New Zealand 299-6 in 42.5 overs: Grant Elliott (84no), Brendon McCullum (59), Corey Anderson (58); Morne Morkel (3-59)
South Africa, who chose to bat first, stumbled out of the blocks to 31-2 – Trent Boult seeing off both openers – inside the first eight overs, before Faf du Plessis (82) and AB de Villiers (65no) rallied the innings, paving the way for David Miller to later smash 49 off just 18 deliveries as a massive 65 runs came off the final five overs of the innings.
A certain Brendon McCullum went all ‘Bazball’ for the Black Caps to kick-start their reply, racing through to a 22-ball half-century with a six off Steyn, and powering the team to a staggering 71-0 from the opening five overs.
Image: Brendon McCullum blasted a 22-ball half century at the top of the order for New Zealand to kick-start their run chase
Leg-spinner Imran Tahir halted the flow of runs with a maiden and McCullum fell in the next over and, by the 22nd over, New Zealand had stumbled to a much more modest 149-4 off 21.4 overs.
That saw Elliott joined in the middle by Corey Anderson (58) and the pair forged a crucial century stand for the fifth wicket, making the most of a missed run-out chance with 94 runs still needed.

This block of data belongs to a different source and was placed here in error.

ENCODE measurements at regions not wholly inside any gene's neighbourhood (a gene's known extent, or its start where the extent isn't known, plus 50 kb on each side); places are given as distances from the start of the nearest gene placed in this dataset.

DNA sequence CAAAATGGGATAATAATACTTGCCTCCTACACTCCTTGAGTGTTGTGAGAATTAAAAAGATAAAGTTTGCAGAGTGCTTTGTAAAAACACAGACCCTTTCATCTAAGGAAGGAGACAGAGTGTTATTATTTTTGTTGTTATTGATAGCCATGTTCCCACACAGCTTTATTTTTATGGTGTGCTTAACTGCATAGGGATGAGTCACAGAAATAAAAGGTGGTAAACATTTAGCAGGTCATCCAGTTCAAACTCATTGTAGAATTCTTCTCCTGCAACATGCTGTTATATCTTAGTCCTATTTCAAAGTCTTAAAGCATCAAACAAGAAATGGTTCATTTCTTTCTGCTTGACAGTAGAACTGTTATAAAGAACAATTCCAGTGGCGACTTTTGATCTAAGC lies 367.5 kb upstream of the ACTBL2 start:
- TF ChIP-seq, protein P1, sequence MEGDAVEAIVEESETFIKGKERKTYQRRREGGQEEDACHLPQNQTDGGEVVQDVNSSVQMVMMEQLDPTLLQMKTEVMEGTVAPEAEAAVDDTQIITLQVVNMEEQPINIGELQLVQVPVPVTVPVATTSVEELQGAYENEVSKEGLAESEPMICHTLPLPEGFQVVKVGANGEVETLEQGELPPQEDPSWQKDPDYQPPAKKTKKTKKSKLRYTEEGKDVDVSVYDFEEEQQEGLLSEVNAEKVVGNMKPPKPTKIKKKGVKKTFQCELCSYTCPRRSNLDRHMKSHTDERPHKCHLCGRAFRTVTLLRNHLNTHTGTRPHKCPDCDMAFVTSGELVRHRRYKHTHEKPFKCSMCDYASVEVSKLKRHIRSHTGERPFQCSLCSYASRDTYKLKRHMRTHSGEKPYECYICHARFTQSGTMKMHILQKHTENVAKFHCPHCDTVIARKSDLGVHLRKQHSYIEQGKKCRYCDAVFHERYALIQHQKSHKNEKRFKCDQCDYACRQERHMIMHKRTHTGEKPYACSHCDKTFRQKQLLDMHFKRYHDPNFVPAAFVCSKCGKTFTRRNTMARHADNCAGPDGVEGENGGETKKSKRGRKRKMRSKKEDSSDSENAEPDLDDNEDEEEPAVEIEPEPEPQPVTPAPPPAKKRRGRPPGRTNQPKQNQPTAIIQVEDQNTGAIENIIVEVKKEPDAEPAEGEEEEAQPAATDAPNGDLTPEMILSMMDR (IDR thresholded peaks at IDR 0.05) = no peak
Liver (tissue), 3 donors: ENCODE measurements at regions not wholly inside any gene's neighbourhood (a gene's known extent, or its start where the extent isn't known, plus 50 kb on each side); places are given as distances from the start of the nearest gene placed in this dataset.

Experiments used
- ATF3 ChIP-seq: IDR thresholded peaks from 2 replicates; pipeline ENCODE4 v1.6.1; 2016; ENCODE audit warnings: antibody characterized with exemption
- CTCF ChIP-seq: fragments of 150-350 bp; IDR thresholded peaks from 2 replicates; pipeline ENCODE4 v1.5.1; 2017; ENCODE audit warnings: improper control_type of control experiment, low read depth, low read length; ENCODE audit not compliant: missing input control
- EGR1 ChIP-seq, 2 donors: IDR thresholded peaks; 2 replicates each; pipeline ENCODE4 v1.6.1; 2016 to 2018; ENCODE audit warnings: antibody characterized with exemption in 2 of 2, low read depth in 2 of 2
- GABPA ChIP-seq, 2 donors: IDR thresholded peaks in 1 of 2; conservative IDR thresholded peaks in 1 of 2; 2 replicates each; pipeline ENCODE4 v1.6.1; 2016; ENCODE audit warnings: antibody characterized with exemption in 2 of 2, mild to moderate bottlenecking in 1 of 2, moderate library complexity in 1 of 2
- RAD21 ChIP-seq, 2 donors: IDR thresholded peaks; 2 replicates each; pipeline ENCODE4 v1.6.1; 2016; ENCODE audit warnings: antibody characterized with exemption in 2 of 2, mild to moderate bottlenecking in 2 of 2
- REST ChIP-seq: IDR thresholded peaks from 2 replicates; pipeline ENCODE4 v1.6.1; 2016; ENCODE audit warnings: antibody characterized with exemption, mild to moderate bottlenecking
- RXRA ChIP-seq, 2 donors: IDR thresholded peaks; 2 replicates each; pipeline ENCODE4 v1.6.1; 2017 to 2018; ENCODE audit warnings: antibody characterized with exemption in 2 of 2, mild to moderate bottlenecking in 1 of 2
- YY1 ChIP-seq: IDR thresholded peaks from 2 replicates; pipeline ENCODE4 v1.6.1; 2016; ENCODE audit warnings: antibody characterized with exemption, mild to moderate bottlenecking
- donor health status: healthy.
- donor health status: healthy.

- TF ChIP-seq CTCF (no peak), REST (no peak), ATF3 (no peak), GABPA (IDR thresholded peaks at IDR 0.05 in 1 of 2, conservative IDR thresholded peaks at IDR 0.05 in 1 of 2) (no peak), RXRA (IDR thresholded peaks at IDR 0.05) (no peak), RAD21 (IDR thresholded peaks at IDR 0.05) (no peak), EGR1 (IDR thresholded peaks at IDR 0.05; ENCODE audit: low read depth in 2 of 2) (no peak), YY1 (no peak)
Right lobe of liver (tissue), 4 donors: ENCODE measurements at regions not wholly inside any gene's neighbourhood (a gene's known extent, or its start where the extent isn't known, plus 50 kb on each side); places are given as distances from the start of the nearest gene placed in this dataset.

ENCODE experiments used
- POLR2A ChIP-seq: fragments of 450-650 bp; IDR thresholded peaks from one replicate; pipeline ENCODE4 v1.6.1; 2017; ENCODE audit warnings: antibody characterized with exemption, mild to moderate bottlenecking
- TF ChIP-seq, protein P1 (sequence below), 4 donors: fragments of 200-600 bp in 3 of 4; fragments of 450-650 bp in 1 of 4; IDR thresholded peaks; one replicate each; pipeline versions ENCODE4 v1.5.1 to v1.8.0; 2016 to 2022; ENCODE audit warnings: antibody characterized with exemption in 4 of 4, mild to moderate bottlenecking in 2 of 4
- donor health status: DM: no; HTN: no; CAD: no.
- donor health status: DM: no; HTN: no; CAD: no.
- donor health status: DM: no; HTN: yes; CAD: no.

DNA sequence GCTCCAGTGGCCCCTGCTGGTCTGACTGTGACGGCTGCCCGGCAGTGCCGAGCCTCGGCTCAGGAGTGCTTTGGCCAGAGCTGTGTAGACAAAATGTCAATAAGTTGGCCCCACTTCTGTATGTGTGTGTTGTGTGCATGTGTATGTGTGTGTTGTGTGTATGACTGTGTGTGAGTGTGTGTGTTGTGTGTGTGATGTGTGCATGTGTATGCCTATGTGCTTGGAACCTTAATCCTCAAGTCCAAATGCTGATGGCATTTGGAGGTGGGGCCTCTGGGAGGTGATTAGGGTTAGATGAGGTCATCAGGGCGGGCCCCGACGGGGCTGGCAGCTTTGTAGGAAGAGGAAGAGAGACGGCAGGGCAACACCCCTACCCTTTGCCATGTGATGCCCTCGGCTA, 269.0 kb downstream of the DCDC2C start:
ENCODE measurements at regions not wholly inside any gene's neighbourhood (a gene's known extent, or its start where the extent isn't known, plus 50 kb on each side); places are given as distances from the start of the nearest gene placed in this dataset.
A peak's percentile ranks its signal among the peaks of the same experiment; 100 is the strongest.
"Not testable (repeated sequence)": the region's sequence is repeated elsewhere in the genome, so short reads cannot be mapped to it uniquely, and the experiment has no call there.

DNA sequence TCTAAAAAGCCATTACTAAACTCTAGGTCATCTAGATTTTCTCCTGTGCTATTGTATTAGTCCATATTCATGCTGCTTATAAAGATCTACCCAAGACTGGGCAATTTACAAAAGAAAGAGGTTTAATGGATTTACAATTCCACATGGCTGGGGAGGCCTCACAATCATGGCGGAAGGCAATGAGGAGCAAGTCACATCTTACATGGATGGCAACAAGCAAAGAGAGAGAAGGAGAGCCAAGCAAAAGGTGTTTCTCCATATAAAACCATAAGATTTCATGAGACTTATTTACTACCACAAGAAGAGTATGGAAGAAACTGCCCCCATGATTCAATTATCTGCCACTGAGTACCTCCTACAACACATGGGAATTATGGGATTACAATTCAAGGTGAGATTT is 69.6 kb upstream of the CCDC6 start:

Anderson, on 33 at the time, was well short of his ground at the non-striker’s end after being sent back by Elliott only for De Villiers to break the stumps with his hands rather than the ball.
Elliott too enjoyed a couple of huge slices of luck; Quinton de Kock missed with another run-out chance with 27 runs required, while JP Duminy ran in to substitute fielder Farhaan Behardien when he was about to pouch Elliott with 14 more needed from seven deliveries.
The miss proved crucial as Elliott kept his composure to strike the winning blow in the final over.
Rain provides farcical finish to 1992 semi-final
South Africa vs England, Sydney – March 22, 1992
Farce reigned supreme in the first of South Africa’s semi-final failures in Sydney, 1992.
Before the days of the Duckworth-Lewis method, South Africa required 22 for victory from 13 balls against England before a short, sharp rain delay saw that equation revised to 22 needed from a solitary delivery under the ‘Most Productive Overs’ method upon the resumption of play.
Image: South Africa were knocked out by England in the 1992 semi-final in Sydney in farcical scenes following a rain delay